Posted on the 5th May 2011

Landowner gets three days to explain land stripping decision
The landowner who ploughed up vegetation on the south-eastern banks of the Langebaan Lagoon last week has been given three days to justify why he believed he had the right to strip the land, says a Cape Times report. If the provincial authorities are not convinced he has a legal case, he will have to put right what he has destroyed. Earlier this month, the provincial Department of Environment Affairs and Development Planning turned down the Shark Bay development application, which would build 109 luxury houses on critically endangered vegetation at Klein Oostewal, bordering the West Coast National Park. Then last week, landowner Riccardo Scarpellini set about having 700m² of vegetation cleared on the Shark Bay site in order to build two houses. He maintains he was entitled to do so, as the current agricultural zoning of the land allows the landowner to build two dwellings without doing an environmental impact assessment. The Cape Argus notes that Scarpellini said that if he did not win the appeal for the big development, he and the other shareholders would still build the house and labourer’s cottage for use as a holiday home. A couple of years ago he offered to sell the land back to the community for the same amount he bought it – R18m – and ‘this offer plus interest still stands’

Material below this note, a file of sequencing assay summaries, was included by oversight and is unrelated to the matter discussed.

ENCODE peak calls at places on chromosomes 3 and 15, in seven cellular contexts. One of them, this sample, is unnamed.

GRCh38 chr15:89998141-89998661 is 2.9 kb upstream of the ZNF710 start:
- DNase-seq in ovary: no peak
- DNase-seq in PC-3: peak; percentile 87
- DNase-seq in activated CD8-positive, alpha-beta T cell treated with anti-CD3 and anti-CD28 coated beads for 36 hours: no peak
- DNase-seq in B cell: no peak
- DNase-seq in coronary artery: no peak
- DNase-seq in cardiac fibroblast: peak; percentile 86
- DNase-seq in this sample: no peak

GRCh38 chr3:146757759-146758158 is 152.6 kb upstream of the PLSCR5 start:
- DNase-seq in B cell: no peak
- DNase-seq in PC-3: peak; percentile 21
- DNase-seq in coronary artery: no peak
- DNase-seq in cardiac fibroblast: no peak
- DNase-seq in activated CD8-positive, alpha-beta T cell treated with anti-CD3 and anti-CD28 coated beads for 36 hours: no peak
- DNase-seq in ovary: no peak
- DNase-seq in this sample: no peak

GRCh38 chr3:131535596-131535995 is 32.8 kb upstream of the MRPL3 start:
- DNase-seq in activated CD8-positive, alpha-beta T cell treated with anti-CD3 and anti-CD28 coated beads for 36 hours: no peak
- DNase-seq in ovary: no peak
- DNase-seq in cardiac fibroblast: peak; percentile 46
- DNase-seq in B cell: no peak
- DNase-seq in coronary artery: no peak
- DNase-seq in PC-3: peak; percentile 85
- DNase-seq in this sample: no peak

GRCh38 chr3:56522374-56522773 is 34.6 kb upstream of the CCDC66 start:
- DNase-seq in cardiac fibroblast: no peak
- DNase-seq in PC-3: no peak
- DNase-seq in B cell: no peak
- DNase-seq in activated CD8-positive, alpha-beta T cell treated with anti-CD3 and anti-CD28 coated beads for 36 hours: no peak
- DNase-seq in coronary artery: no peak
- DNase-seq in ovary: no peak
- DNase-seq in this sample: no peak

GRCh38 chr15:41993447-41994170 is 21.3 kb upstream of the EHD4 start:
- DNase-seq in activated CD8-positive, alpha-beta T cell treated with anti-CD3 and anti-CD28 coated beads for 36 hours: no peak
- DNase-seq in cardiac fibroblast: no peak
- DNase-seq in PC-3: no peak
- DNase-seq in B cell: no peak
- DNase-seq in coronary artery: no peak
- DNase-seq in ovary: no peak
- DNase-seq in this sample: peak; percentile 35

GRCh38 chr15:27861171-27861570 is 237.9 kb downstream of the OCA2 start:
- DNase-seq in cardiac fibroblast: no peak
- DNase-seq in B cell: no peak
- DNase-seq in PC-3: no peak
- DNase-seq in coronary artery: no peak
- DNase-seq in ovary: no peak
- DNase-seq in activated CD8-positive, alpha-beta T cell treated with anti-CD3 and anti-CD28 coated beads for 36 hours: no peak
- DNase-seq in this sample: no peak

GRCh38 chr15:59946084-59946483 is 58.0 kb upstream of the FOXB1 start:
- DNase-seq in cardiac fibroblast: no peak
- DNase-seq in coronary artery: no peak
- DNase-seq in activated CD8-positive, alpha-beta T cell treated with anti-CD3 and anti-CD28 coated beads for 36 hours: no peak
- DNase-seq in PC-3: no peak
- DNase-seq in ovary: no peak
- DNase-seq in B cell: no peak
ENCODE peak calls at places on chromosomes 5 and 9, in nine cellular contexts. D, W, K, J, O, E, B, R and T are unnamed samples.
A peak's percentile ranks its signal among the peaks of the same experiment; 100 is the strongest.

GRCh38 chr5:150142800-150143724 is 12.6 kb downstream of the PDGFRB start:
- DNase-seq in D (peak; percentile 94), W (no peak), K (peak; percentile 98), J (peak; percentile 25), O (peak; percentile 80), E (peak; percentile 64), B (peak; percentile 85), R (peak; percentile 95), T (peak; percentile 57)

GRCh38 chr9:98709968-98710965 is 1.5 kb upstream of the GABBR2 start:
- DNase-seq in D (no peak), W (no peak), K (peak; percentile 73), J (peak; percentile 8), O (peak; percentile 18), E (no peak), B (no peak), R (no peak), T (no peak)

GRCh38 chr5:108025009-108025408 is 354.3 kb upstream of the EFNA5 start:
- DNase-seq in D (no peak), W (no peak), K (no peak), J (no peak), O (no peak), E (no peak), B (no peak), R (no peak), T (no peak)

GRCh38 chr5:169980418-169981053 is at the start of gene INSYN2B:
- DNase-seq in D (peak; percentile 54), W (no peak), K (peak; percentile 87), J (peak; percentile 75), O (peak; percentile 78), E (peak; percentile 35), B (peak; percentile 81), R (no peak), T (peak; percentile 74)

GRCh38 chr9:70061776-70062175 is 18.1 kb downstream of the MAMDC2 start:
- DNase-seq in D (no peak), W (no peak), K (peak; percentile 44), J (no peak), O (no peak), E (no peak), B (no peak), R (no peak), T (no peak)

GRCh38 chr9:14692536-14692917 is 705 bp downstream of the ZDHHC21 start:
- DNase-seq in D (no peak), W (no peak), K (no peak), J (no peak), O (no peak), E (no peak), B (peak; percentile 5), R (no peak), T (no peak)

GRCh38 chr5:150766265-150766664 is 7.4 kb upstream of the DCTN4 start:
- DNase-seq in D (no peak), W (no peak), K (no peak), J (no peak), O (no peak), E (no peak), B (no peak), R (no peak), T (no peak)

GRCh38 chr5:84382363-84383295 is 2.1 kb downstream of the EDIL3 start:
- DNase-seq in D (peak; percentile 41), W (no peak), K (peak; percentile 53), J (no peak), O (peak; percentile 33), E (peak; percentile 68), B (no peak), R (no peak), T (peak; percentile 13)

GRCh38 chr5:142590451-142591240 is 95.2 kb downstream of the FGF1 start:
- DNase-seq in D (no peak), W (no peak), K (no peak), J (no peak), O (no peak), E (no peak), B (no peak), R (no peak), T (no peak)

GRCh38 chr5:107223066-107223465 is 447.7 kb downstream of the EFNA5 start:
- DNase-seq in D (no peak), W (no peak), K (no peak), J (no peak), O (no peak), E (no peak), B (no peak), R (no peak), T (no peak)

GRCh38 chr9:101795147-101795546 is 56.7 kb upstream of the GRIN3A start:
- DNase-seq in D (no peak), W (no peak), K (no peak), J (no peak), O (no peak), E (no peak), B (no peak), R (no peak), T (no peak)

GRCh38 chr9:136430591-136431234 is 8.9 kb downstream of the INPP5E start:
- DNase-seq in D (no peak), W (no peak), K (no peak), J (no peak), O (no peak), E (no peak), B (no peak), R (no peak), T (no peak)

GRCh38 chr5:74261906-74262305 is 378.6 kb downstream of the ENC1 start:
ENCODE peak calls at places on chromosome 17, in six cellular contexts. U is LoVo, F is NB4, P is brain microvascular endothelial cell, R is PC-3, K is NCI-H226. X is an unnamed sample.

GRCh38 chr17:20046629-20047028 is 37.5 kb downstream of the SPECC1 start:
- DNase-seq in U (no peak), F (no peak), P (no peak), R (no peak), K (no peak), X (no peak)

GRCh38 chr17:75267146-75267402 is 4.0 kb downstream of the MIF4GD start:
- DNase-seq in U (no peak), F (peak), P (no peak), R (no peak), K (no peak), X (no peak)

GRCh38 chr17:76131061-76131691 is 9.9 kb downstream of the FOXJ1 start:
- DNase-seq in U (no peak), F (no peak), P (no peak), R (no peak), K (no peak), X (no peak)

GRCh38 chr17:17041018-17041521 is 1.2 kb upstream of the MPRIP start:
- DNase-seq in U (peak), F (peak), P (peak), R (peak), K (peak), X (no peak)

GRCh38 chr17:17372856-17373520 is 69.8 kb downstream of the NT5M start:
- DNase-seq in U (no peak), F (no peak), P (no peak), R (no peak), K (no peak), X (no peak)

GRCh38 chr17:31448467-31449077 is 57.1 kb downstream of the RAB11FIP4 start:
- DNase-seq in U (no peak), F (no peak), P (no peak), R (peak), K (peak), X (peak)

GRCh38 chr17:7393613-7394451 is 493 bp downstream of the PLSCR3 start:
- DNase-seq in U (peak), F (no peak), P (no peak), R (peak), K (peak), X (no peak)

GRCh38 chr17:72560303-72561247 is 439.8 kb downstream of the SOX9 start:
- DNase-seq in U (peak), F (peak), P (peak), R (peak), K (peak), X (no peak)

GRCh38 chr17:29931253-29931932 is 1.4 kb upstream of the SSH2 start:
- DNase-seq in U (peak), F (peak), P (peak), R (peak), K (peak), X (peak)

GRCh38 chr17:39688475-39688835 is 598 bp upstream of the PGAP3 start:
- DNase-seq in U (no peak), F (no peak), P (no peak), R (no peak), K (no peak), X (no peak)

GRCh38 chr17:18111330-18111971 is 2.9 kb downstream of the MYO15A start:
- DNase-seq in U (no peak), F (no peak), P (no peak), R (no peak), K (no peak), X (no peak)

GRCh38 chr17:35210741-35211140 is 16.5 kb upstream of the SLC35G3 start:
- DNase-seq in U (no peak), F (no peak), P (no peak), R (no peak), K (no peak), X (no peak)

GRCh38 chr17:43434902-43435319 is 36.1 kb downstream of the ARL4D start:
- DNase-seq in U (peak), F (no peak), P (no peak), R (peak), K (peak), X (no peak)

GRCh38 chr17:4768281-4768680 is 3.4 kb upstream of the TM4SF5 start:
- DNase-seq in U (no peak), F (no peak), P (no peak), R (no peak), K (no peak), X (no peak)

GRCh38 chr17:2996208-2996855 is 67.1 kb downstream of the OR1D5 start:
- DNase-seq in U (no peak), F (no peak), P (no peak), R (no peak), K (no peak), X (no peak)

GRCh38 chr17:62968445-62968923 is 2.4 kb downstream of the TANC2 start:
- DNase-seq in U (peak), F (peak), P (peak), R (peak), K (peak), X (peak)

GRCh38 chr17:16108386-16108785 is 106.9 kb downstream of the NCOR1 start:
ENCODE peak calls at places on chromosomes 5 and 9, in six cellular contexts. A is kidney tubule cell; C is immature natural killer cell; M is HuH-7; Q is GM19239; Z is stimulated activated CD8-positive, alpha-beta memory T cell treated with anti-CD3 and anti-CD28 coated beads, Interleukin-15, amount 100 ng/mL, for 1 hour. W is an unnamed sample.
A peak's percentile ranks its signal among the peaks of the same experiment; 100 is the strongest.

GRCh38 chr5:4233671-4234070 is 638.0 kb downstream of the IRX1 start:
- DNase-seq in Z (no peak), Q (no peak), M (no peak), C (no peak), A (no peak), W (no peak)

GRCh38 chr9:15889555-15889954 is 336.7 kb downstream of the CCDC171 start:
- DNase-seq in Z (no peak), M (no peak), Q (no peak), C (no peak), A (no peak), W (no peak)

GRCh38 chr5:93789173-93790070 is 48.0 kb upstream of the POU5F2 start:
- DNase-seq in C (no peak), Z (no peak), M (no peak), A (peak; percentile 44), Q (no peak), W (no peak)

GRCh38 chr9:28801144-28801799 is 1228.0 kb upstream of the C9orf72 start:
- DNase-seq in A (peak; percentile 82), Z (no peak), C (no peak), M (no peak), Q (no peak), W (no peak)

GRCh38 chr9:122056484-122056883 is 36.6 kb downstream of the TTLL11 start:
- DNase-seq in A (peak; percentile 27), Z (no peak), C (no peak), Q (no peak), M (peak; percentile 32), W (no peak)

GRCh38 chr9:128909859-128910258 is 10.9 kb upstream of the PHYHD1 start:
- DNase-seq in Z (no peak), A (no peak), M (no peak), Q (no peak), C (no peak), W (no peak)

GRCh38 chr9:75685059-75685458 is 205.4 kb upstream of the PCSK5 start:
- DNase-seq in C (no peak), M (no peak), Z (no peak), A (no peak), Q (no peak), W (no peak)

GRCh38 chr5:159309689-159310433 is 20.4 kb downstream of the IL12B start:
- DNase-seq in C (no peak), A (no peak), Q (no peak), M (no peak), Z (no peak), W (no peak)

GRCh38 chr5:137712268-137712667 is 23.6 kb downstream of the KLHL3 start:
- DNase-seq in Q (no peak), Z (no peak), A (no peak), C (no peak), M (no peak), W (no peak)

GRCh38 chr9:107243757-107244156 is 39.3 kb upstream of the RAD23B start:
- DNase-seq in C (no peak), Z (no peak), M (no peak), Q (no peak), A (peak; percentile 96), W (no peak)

Carolyn Ah Shene-Verdoorn



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